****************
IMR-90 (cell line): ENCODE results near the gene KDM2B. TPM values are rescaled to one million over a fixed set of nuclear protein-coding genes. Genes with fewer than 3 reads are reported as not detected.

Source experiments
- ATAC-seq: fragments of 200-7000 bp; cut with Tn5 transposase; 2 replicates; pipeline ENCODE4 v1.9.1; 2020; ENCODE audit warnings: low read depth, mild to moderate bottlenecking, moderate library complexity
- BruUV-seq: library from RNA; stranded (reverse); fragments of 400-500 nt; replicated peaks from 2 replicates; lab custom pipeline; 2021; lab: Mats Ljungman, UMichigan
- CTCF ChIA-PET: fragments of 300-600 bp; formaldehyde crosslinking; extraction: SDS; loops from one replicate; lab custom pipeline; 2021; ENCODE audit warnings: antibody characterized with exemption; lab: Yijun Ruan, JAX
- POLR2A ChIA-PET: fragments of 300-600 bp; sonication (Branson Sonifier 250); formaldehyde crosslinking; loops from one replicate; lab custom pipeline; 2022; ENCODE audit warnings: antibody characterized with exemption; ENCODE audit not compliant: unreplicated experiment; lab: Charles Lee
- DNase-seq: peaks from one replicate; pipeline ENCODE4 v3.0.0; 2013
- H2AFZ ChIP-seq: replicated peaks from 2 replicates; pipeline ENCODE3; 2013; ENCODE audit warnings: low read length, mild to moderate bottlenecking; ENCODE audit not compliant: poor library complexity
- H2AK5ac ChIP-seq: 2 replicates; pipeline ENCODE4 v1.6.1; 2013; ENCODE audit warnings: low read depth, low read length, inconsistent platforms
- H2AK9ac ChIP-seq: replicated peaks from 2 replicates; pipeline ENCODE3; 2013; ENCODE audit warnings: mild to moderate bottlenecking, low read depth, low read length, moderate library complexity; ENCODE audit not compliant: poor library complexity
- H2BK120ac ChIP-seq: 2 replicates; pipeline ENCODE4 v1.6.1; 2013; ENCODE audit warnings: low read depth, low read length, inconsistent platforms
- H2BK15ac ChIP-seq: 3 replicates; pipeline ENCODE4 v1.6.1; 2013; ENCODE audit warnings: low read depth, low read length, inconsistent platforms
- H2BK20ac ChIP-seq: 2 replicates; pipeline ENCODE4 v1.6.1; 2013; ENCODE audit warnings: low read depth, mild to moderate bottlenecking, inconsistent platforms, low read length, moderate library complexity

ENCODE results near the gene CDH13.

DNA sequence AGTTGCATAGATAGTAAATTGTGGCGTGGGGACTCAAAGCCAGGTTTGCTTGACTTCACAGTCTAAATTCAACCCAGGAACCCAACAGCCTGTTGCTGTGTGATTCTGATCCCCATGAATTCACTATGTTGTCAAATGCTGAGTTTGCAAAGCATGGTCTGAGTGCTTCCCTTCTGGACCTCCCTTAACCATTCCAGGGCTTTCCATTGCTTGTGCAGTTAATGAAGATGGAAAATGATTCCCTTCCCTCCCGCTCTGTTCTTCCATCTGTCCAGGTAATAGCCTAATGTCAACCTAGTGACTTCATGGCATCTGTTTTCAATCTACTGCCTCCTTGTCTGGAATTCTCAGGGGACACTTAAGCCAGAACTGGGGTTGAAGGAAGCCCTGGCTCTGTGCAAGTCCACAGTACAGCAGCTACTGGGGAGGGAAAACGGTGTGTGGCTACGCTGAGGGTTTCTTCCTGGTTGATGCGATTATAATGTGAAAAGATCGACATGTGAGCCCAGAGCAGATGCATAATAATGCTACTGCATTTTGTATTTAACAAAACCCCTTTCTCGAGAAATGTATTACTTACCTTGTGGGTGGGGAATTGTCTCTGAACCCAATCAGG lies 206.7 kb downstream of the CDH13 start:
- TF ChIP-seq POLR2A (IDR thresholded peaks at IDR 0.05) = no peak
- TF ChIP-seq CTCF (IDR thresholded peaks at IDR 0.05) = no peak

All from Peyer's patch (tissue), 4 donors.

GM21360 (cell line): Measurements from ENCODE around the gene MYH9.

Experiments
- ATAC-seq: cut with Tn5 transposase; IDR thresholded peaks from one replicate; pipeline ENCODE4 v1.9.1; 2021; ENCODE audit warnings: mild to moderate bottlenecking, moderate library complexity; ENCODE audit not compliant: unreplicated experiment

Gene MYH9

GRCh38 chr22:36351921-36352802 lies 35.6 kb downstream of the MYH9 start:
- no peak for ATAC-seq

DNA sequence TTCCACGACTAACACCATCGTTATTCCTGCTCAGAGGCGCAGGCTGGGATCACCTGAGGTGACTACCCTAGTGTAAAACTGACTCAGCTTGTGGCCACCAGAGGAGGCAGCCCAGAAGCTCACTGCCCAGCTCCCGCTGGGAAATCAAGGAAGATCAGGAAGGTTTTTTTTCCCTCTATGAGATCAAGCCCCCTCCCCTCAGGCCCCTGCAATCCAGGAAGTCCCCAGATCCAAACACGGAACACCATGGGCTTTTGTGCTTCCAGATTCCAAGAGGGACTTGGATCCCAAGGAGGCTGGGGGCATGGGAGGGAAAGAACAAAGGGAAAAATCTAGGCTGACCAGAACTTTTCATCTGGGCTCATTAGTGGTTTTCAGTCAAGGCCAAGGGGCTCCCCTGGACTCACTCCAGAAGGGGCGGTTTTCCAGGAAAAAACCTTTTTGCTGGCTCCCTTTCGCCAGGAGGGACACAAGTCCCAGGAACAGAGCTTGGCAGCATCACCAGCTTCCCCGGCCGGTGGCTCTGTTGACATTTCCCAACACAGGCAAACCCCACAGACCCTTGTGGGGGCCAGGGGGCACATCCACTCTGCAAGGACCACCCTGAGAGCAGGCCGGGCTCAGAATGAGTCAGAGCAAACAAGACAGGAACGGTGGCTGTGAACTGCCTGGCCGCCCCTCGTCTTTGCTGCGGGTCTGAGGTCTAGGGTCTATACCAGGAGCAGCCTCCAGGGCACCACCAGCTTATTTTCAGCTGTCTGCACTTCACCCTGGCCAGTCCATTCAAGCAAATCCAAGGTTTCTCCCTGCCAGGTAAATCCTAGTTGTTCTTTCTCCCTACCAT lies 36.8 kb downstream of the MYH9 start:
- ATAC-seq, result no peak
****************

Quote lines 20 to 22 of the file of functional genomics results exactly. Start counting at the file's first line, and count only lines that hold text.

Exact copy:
Experiments
- ATAC-seq: cut with Tn5 transposase; IDR thresholded peaks from one replicate; pipeline ENCODE4 v1.9.1; 2021; ENCODE audit warnings: mild to moderate bottlenecking, moderate library complexity; ENCODE audit not compliant: unreplicated experiment

Gene MYH9